Mannheim – on the way to becoming a smart city
Mannheim is on the way to becoming a smart city.
It all started in 2019 with a question: how would the citizens of Mannheim envisage life there in 2030? The city carried out an extensive survey – in the end it received 1,500 replies, which formed the basis of the concept for Mannheim 2030.
Digitalisation features prominently in the concept and is synonymous with the path of Mannheim becoming a smart city. Last year, the city obtained a third round of funding from the Federal Ministry of the Interior and Community. Having received 18 million euros, Mannheim is now able to realise specific mobility, climate and energy projects. The city added a further six million euros to this sum.
From strategy to implementation
Mannheim is still in the strategic planning phase rather than implementation. There are already some pilot projects, according to Robert Thomann, Managing Director Smart City Mannheim GmbH in an interview with us. “In order to analyse the impact of climate change in Mannheim and to mitigate its consequences, in spring of this year the city began installing sensors for a digital climate measurement network. The highly efficient grid facilitates an even more precise measurement of climactic conditions in the city’s public spaces and streets with the aim of protecting Mannheim from the heat. We are also using smart methods to actively deal with waste and have already fitted containers with sensors that can relay waste levels via LoRaWAN, enabling waste disposal runs to be planned according to needs. That saves money and helps protect the environment.”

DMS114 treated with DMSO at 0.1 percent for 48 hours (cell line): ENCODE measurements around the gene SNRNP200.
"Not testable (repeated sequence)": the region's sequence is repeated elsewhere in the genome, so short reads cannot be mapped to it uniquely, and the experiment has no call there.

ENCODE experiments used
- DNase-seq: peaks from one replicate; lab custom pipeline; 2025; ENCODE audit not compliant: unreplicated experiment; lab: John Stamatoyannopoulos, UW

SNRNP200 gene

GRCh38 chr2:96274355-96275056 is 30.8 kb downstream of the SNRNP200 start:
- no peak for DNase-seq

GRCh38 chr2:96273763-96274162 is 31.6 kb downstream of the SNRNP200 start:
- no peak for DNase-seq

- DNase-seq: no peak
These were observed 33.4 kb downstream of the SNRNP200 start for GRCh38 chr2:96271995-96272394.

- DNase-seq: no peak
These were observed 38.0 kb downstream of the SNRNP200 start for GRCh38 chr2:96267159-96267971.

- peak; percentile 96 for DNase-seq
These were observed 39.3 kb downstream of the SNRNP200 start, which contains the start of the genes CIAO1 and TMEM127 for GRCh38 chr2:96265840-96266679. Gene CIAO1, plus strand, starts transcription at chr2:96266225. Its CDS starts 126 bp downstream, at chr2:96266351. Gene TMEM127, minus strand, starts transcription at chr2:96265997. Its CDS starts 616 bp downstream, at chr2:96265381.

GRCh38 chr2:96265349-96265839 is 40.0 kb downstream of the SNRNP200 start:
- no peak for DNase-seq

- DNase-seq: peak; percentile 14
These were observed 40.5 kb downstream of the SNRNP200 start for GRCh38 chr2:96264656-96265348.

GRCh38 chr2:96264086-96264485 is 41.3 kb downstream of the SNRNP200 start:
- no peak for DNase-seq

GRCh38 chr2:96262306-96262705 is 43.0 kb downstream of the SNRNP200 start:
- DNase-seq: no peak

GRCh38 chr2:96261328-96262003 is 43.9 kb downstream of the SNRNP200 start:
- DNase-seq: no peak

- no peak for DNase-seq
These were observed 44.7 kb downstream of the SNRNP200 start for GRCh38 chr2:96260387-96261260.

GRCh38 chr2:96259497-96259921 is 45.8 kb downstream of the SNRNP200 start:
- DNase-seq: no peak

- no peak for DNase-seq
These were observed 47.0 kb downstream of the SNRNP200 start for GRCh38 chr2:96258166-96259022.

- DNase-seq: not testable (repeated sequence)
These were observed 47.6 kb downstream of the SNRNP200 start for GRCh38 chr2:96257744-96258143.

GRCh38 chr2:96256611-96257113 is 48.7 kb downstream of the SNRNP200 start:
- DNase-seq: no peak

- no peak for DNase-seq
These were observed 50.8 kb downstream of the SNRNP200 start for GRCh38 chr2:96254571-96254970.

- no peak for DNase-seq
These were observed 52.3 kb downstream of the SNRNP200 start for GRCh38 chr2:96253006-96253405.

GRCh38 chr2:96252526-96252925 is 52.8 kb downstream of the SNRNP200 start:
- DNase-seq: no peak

In order to accurately monitor how these smart projects are benefiting the city and its citizens the city is working closely with the University of Mannheim. Together, the model projects’ impact is being calculated. “It lets us precisely evaluate the measures that genuinely benefit citizens“, Thomann said.
Data as the basis of the smart city
Mannheim is also working on a centralised data platform which collects information on climate resilience, mobility and energy efficiency. Every citizen has access to this data which is freely available. For Mannheim it is important to know who owns the data, Thomann said. “The information belongs to the city and is freely available, in order to enable long-term improvements to the infrastructure and support communal living in our society. That sets us apart from private sector technology companies.” The city’s sensors have already collected a wealth of data. The aim is to successively expand the database. The next step will be to incorporate and visualise data in applications and dashboards. Thomann is certain the benefits will become directly apparent to citizens.
According to Thomann, the fact that a smart city means more than receiving an app or other online services initially surprised many people in Mannheim. The smart city projects benefit the city in quite specific ways. “For example, digitally controlling the watering of trees in green spaces and on streets prevents them from drying out.“
For Mannheim, becoming a smart city never ends. “We see it as perpetual work in progress“, said Thomann. It is a journey comprising various stages that repeatedly requires adjusting parameters, re-examining work already in progress and formulating new objectives. One thing is certain however, says Thomann: “On this journey the city of Mannheim is becoming more and more sustainable, interconnected and worth living in. We are in the midst of a fascinating transformation.“